Skip to main content

Quality is a concern in higher education

We have some islands of excellence like IITs, IIMs, NIITs, IIScs: expert

APSCHE Chairman L. Venugopala Reddy (centre) having a word with NAAC former director V.S. Prasad at a workshop on quality in higher education in Vijayawada on Thursday. Vice-Chancellor V. Venkaiah is seen.— Photo: V. RAJU
APSCHE Chairman L. Venugopala Reddy (centre) having a word with NAAC former director V.S. Prasad at a workshop on quality in higher education in Vijayawada on Thursday. Vice-Chancellor V. Venkaiah is seen.— Photo: V. RAJU
At the two-day workshop jointly organised by Krishna University and APSCHE on ‘Assessment and accreditation a tool to enhance quality and excellence in higher education’ held at KVSR Siddhartha College of Pharmaceutical Sciences, the focus was on quality in higher education.

Delivering a lecture, the former National Assessment and Accreditation Council (NAAC) Director V.S. Prasad said that any discussion on quality in higher education in India is invariably leading to the concern of absence of a place in a first 100 or 200 or 300 or 500 world class universities in world rankings of universities by different agencies.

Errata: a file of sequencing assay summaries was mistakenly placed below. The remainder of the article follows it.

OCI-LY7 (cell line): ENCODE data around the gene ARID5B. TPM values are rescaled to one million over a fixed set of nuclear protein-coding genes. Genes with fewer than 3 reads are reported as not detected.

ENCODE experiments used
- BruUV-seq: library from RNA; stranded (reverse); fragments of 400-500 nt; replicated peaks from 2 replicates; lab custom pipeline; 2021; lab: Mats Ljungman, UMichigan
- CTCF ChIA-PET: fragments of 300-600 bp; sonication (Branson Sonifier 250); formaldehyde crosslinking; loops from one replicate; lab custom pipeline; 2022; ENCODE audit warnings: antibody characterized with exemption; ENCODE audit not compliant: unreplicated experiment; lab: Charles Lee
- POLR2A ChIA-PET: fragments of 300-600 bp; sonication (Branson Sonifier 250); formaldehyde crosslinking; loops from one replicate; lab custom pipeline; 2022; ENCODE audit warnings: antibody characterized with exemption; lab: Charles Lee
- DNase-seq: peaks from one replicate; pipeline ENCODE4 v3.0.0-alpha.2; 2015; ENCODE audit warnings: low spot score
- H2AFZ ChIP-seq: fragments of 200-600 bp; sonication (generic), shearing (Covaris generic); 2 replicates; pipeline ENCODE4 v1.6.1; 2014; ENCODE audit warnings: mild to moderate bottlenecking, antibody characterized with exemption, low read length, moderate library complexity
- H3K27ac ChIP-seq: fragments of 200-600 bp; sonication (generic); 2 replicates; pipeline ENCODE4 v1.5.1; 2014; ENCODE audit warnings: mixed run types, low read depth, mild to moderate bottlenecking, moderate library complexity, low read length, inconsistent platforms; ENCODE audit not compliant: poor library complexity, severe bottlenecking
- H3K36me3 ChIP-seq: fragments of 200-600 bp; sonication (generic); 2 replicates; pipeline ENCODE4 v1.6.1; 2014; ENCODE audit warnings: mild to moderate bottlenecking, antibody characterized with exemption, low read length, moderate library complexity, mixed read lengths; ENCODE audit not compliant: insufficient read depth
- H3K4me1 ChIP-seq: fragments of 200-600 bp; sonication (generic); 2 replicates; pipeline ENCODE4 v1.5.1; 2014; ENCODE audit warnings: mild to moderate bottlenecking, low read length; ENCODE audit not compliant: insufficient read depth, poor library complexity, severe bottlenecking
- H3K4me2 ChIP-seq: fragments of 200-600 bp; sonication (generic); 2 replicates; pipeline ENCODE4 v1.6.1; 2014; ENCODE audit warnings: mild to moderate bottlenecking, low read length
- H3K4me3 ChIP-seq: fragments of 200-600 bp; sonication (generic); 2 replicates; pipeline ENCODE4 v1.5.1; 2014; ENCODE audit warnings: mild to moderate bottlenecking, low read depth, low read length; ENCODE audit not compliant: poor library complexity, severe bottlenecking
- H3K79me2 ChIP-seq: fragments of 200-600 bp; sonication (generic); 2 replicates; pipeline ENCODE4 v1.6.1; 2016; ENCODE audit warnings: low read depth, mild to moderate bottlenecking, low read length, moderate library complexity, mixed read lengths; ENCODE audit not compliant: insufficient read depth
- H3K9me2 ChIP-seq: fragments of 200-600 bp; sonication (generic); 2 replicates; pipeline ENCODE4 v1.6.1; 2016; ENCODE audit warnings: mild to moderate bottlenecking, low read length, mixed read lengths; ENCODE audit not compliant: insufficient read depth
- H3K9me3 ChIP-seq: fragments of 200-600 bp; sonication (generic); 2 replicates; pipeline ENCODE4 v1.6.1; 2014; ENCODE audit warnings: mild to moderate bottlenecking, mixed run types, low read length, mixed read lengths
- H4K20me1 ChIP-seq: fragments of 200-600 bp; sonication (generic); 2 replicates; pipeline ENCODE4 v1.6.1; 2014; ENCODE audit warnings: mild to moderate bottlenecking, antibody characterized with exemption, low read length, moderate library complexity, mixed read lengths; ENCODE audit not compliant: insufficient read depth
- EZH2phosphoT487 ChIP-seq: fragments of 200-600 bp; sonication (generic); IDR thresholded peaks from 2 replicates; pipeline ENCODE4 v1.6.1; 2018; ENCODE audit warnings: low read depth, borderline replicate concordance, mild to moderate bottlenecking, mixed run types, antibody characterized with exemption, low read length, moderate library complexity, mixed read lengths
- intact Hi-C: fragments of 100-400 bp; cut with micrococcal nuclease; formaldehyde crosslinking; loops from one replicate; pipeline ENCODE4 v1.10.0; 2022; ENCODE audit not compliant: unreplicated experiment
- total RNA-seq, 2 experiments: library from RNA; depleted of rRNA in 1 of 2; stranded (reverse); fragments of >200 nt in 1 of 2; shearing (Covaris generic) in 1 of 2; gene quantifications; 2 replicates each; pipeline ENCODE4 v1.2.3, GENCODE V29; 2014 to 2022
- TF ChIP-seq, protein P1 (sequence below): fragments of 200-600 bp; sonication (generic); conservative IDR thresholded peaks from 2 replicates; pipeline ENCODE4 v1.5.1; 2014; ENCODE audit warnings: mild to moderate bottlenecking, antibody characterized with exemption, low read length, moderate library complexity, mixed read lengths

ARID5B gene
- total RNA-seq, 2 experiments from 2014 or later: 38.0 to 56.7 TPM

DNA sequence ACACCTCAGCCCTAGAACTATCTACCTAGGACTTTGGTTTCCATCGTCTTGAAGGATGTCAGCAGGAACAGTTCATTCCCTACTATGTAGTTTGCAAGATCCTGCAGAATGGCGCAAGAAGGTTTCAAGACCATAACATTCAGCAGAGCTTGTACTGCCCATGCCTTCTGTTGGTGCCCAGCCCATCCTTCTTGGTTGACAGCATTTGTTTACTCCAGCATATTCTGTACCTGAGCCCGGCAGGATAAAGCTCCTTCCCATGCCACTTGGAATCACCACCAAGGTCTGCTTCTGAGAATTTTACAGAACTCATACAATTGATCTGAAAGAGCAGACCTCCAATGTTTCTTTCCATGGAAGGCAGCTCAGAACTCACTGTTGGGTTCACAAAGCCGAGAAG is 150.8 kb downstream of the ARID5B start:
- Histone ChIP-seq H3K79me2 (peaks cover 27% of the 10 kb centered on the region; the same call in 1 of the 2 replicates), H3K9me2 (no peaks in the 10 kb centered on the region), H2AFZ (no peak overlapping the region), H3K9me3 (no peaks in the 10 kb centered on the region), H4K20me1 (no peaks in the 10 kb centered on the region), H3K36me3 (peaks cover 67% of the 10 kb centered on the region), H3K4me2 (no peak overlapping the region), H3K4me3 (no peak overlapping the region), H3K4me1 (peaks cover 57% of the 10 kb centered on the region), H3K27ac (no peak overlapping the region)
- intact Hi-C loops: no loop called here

“We have some islands of excellence like IITs, IIMs, NIITs, IIScs and some reputed colleges. But will this elite system contribute to the up-gradation of the ‘sea of mediocrity’? These institutions of excellence may be providing education to about 5 to 10 per cent of students in higher education. The rest are studying in institutions which are part of the ‘sea of mediocrity’. How to reduce the breadth and depth of ‘sea of mediocrity’ is the serious concern of higher education, today,” he said.
Fund allocation
Critical about the fund allocation for higher education, he pointed out that over 90 per cent of the funds were being allocated to the premier 10 per cent of the institution, which is upsetting the balance.
Talking about the vision of universities, he said, “A university should be a place for providing a student with an opportunity for all-round and well-proportioned education for effective living and citizenship, in addition to preparation for a calling. This vision is missing in the present day system of higher education.”
He said that there was a mismatch between qualifications and competencies in the higher education. “This is true in professional programmes also. The challenge is to make private education a ‘public good’. Missionary colleges, institutions of Tata Trust and other philanthropic institutions such as Azim Premji University are some examples of ‘Public good’ role model of private provision.”
On Rashtriya Ucchatar Shiksha Abhiyan, popularly known as RUSA, the former NAAC Director said that the MHRD programme had been included in the 12{+t}{+h}plan for strengthening State level universities and colleges with more funding and many governance reforms.